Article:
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Golan Heights: A Storied Past, An Unpredictable Future

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The Golan Heights: A Storied Past, An Unpredictable Future

Situated just north of Lake Kinneret overlooking the Huleh Valley in Israel and the Al Raquad Valley in Syria sits a plateau, which rises to between 700 and 1,400 feet above sea level and is perhaps the most strategic piece of land in the Middle East, depending on one's perspective. (Jewish Virtual Library, 2001) The antiquities left behind by the Romans, Turks, Greeks, and Mongols, just to name a few of the empires that have conquered this area, date back several centuries. This relatively small area of land, roughly the size of Queens, New York, is approximately 40-45 miles long and 15.5 miles across at its widest point, and controls the Kinneret, Israel's only lake and foremost water resource. (Bard, 2002) This much-disputed piece of land is called the Golan Heights.

Israel's History of the Golan Heights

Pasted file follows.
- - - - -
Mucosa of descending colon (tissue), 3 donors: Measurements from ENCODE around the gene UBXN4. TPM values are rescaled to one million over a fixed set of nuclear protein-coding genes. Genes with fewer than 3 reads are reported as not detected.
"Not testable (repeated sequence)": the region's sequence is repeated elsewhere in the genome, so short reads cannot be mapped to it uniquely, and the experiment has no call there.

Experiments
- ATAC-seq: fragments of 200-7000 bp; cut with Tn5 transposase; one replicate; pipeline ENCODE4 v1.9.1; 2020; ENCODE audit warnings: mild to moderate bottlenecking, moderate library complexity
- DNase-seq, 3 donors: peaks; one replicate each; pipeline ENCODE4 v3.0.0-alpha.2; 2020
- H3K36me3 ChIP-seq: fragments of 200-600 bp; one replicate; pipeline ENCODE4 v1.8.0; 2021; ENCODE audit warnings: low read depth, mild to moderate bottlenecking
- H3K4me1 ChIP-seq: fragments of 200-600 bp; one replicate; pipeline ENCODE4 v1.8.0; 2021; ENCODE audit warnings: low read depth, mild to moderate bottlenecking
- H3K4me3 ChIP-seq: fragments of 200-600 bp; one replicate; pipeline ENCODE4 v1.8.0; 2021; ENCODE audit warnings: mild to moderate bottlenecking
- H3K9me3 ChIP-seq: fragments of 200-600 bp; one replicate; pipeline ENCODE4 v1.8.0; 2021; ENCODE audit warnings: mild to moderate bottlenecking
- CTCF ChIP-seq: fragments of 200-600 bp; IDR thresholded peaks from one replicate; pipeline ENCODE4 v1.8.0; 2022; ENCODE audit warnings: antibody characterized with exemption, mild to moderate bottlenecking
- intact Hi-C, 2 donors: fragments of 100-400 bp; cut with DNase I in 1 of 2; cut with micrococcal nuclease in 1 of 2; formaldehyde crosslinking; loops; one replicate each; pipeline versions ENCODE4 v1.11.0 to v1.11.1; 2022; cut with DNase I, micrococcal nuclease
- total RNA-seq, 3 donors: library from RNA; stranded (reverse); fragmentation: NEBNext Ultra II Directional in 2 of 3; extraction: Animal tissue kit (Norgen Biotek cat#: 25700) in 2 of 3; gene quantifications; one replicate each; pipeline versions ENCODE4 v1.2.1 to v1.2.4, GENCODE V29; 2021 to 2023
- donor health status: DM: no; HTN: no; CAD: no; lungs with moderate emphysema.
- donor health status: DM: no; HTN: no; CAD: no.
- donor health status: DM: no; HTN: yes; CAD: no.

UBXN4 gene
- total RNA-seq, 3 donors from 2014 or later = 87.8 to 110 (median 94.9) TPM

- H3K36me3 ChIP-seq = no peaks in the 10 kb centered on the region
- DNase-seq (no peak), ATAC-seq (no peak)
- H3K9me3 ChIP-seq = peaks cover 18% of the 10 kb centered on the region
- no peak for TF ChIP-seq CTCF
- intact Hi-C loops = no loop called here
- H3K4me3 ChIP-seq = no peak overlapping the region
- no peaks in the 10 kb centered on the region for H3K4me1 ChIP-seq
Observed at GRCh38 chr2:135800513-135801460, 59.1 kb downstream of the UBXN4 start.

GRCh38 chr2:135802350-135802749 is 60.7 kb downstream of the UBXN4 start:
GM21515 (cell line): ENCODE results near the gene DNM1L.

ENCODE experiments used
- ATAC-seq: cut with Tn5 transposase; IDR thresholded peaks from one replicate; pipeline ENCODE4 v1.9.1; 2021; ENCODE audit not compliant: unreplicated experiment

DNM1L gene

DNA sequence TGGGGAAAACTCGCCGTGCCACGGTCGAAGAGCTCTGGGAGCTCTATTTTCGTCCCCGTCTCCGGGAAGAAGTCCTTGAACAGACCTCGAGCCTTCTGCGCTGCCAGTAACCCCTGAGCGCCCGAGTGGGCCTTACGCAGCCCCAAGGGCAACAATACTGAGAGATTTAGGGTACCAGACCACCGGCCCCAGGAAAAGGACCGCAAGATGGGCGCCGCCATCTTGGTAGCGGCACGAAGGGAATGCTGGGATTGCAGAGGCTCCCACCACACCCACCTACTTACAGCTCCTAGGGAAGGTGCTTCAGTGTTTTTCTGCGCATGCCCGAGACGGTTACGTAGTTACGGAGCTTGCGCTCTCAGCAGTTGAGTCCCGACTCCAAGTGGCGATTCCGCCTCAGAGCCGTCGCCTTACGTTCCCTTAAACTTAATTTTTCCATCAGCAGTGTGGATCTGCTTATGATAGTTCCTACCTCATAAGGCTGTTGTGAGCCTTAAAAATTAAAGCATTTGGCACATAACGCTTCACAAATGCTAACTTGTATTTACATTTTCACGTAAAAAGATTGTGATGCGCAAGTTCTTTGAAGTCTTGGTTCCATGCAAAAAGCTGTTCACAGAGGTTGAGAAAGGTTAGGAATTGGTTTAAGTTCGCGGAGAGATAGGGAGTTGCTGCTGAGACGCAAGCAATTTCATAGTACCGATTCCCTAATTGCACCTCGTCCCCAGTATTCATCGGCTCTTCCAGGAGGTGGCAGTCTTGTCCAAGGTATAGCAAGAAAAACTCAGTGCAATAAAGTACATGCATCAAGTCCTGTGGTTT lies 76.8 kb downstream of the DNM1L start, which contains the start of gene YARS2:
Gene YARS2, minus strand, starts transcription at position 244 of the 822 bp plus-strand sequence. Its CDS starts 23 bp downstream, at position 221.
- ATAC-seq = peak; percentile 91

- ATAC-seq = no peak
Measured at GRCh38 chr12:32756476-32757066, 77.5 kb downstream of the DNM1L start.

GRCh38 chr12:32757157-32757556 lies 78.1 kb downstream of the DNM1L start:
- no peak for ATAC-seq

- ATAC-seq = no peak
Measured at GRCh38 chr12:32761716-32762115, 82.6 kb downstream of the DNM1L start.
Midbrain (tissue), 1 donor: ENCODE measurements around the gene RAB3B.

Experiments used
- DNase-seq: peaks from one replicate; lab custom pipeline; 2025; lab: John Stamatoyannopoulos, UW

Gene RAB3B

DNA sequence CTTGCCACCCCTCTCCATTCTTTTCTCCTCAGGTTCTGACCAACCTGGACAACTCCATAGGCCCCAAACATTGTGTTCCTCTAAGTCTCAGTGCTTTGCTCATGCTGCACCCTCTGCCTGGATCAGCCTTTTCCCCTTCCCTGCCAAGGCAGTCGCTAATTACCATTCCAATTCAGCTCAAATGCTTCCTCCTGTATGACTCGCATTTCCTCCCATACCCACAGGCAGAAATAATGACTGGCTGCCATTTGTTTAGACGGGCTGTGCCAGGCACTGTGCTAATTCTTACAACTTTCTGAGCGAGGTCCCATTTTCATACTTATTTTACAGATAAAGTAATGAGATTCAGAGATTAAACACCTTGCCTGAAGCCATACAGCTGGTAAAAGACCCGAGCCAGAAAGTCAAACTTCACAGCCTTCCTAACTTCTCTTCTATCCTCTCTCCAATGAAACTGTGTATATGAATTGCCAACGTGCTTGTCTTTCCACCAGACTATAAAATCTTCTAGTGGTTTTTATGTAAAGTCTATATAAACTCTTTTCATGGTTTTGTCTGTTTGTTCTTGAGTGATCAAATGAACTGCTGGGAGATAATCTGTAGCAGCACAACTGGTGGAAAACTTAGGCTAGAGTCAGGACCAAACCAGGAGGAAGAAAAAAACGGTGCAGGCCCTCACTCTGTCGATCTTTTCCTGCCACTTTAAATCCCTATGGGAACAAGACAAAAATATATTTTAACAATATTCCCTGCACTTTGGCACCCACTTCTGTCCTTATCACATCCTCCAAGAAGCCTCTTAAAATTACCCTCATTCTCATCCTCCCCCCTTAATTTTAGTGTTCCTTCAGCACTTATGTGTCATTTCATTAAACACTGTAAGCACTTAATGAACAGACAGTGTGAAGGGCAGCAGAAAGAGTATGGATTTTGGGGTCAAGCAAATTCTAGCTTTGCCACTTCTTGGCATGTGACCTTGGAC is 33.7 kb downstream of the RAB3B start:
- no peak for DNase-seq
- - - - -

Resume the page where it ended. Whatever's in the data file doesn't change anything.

Israel's claim to the Golan Heights dates back centuries to Biblical times when Abraham promised the Bashan Region, the Biblical name for the Golan Heights, to the people of Israel. Israeli citizens did not settle in the Golan, however, until the First Temple Period, which began in 953BC. Half of the Israeli tribe of Menasseh settled in Transjordan and later named the area after another Biblical city of the same name, Golan. (Web Golan) During this era, the town acted as a refuge for criminals awaiting trial, which could also account for the town's name, as the word "golah" means exile. In 732BC, the Israelis were exiled from the Golan by an Asyrian Emperor, Tiglath-Pileser II, and did not return to Bashan until after 586BC, which was the start of the Second Temple Period. From 732BC to 586BC, the Asyrian Emperor populated the entire region with citizens from various parts of his empire. When the Israelis returned to their homes, though, they lived in peace alongside the non-Jewish inhabitants. (Camera Media Report,1995) The Golan Heights changed hands several more times and was influenced by various cultures throughout the Hellenistic, Roman, Byzantine, and Talmudic Periods from 65BC to 636AD. From 636 to 1516 during the Islamic Conquest, also known as the Mamluk Period, most of the Jewish settlements from previous periods disappeared entirely and the Druze were the primary inhabitants of the Golan. The Druze remain in certain areas of the Golan to this day. (Israeli Government, 1998)